SOIL: Interview with Jamie Kornegay
I worked on it for many years alongside other life projects, including raising a family and opening an independent bookstore in the Mississippi Delta. The novel evolved as my own thinking and attitudes evolved, and when I finally seized the moment and finished the book, it had become a story of a family man’s redemption. In the process, it had become more mature, more focused, and funnier.
Read the whole interview here
Issue 65 Featured Fiction by Chase Dearinger
WYATT’S PAYCHECK FROM THE PLANT was all we had with Mom up and gone again. He moved to the third shift just to keep us going. This was all fucking up the summer before my first year of high school something fierce. It meant Wyatt was home all day in full blown underwear-and-Coke mode, which was why me and Squints had to get money for weed by cleaning out his mom’s shed.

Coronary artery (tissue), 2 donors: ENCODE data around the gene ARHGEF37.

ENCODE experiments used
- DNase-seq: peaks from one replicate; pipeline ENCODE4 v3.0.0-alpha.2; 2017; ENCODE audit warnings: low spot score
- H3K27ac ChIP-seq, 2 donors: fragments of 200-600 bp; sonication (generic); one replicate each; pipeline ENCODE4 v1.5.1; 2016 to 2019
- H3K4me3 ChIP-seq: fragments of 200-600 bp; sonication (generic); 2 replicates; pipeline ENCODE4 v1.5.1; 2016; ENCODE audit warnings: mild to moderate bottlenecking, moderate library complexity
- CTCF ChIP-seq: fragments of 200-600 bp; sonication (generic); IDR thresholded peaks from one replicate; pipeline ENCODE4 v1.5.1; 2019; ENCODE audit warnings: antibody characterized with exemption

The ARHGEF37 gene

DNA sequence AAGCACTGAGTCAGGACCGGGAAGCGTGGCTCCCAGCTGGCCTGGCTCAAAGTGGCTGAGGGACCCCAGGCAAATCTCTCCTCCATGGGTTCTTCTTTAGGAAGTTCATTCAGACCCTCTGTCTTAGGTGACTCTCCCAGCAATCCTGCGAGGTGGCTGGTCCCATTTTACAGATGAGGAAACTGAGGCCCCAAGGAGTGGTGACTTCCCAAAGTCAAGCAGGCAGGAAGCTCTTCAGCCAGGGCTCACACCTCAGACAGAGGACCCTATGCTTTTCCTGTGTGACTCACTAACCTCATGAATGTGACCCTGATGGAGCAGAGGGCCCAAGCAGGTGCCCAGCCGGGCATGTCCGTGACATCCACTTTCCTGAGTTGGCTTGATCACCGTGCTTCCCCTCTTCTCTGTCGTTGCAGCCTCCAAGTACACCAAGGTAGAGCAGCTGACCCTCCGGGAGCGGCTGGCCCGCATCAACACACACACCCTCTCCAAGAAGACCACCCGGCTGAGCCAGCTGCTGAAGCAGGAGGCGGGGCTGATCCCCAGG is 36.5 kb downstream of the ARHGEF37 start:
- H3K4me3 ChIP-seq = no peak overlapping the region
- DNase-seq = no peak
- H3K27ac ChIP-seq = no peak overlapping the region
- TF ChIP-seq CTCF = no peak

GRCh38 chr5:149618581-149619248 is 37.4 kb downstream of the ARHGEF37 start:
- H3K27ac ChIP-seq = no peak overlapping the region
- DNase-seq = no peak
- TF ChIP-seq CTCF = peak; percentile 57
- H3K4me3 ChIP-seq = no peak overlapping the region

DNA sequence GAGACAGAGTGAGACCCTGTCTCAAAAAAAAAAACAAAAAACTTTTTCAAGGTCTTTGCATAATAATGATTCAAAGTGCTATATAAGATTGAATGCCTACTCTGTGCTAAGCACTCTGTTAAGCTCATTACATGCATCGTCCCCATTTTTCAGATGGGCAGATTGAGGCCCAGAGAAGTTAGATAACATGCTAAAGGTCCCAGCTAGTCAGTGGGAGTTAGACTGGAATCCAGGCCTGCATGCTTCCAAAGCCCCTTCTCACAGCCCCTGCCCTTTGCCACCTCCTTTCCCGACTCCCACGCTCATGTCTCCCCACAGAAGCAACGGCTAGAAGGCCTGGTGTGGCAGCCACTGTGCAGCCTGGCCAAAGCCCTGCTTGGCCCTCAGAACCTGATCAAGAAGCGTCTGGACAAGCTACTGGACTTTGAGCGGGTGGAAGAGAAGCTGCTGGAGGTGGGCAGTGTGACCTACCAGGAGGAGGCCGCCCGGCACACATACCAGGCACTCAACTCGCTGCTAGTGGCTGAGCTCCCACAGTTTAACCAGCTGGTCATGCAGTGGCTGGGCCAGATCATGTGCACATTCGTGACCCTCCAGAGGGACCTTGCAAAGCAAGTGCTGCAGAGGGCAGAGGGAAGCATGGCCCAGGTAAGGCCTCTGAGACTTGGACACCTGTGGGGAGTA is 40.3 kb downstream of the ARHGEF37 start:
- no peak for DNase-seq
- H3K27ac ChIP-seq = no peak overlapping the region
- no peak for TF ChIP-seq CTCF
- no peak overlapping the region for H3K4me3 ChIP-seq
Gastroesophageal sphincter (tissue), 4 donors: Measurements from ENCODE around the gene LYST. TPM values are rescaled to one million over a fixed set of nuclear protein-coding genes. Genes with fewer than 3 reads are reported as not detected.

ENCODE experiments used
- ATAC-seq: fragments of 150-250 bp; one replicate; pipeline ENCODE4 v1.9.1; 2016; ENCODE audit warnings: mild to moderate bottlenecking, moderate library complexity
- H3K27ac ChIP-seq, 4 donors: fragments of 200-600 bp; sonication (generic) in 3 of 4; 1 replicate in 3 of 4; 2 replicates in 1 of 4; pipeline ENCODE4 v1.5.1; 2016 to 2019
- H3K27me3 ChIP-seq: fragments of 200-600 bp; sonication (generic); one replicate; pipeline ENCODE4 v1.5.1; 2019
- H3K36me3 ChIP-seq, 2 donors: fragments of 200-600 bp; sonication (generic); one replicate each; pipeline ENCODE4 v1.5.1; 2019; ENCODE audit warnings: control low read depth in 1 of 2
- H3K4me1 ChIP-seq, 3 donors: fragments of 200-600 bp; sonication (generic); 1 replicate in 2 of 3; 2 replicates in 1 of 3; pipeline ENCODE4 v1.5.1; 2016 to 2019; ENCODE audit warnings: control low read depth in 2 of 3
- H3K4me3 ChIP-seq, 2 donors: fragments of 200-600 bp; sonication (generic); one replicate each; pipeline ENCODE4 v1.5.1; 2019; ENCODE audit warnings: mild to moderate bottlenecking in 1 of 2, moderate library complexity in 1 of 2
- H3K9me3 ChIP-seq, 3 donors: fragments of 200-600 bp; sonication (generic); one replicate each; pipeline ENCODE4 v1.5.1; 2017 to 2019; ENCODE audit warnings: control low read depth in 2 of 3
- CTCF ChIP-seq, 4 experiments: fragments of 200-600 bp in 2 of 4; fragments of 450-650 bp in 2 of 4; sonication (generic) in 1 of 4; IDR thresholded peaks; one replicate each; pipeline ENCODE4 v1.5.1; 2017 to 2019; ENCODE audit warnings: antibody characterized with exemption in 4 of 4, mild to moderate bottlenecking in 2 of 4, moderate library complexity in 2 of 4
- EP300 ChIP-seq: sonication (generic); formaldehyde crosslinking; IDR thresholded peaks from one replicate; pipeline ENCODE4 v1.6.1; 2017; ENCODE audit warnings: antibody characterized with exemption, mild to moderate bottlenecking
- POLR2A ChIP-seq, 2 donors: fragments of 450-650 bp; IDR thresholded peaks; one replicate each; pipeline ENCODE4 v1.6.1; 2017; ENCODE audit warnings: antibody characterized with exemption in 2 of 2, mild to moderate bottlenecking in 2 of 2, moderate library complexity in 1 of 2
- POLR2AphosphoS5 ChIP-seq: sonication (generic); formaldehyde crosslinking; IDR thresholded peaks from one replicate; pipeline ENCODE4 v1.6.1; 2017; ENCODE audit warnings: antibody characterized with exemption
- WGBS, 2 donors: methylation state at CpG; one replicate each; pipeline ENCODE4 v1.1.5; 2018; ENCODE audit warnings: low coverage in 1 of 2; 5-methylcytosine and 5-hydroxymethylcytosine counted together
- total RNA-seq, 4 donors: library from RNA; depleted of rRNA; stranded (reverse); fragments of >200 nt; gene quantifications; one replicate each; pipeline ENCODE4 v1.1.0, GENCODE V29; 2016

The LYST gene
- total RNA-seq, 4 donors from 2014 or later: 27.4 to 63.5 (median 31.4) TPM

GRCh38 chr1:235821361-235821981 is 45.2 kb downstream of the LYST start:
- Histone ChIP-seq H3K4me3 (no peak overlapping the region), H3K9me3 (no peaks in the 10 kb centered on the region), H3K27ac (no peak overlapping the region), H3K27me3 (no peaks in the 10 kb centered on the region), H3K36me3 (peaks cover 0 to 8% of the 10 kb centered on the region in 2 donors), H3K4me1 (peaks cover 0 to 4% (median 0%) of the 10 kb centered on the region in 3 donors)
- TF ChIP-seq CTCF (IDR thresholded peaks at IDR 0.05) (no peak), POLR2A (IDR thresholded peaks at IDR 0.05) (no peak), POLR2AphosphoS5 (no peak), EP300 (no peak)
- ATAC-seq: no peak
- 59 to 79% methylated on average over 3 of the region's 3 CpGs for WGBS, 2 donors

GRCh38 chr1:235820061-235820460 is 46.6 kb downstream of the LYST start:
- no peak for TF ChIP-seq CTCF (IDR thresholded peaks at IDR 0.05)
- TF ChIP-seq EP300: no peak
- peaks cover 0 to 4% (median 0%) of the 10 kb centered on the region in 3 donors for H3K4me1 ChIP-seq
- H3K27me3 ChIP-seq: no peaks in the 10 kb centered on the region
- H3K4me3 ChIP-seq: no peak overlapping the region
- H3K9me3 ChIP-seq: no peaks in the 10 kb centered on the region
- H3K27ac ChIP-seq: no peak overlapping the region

Read the full story here
THE UNAMERICANS: Interview with Molly Antopol
There’s this line in “My Grandmother Tells Me a Story” in which the grandmother says something like, why don’t you go out and enjoy yourself rather than asking questions about things that have nothing to do with you? These horrible things happened before you were born. And I feel like that was a line that, as soon as I wrote it, I was like, oh, this is what this book is really about. In a lot of ways, it’s my anxiety about why I’m so obsessed with these really dark moments of the past and why I’m so interested in talking to the older generations of my family about things they might not want to look at or might not want to talk about.
Read the whole interview here.